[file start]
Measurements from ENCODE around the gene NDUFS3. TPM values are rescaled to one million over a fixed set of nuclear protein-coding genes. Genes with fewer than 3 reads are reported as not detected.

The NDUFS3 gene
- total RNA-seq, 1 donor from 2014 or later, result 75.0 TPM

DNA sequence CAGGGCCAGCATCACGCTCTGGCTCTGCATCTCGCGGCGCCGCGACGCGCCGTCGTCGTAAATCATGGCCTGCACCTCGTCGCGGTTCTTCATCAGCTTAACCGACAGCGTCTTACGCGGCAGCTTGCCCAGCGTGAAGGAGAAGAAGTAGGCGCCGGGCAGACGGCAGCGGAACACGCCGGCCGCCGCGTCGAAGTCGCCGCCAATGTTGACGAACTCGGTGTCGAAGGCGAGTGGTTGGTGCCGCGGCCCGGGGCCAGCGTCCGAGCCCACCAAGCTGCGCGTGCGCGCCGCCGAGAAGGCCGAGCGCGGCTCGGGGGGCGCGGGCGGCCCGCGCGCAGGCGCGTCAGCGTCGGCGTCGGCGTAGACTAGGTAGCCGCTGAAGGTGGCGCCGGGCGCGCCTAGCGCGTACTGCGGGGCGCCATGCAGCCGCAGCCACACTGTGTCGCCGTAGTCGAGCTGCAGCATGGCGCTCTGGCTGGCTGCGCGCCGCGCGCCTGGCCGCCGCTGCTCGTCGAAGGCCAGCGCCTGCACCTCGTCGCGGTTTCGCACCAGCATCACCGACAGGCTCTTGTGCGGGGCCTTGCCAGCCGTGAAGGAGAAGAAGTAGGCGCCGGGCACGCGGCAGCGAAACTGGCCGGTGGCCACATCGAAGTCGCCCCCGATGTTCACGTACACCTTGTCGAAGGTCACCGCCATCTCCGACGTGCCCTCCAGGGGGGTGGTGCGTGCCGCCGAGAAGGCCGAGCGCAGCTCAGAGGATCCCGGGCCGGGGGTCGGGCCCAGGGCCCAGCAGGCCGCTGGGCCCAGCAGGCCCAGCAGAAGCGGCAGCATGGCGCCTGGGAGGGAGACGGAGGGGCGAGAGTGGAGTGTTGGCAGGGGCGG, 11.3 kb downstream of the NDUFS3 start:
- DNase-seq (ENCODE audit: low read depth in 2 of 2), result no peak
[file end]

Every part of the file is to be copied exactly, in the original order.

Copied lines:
Measurements from ENCODE around the gene NDUFS3. TPM values are rescaled to one million over a fixed set of nuclear protein-coding genes. Genes with fewer than 3 reads are reported as not detected.

The NDUFS3 gene
- total RNA-seq, 1 donor from 2014 or later, result 75.0 TPM

DNA sequence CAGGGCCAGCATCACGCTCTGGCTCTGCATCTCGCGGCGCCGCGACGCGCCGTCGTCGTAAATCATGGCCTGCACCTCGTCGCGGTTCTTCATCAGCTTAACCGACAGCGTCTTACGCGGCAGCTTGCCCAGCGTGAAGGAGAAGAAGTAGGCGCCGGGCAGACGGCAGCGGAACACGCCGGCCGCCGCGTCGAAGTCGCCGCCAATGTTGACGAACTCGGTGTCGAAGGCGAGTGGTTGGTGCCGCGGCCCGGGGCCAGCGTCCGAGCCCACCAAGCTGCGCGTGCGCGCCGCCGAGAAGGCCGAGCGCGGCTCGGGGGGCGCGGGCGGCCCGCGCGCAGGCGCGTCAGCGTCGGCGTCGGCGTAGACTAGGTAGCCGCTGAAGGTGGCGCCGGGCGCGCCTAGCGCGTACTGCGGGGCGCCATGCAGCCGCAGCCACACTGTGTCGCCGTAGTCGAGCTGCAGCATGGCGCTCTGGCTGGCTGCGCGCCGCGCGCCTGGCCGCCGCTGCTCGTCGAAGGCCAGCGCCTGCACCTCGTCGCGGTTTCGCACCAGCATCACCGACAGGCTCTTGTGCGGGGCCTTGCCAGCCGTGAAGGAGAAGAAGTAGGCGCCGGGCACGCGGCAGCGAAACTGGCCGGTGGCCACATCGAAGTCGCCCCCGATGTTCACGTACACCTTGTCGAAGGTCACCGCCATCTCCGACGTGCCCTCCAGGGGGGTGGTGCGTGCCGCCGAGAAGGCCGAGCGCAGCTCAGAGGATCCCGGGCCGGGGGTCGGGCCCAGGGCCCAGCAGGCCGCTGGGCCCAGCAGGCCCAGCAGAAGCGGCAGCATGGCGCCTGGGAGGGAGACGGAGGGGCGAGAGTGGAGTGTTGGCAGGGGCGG, 11.3 kb downstream of the NDUFS3 start:
- DNase-seq (ENCODE audit: low read depth in 2 of 2), result no peak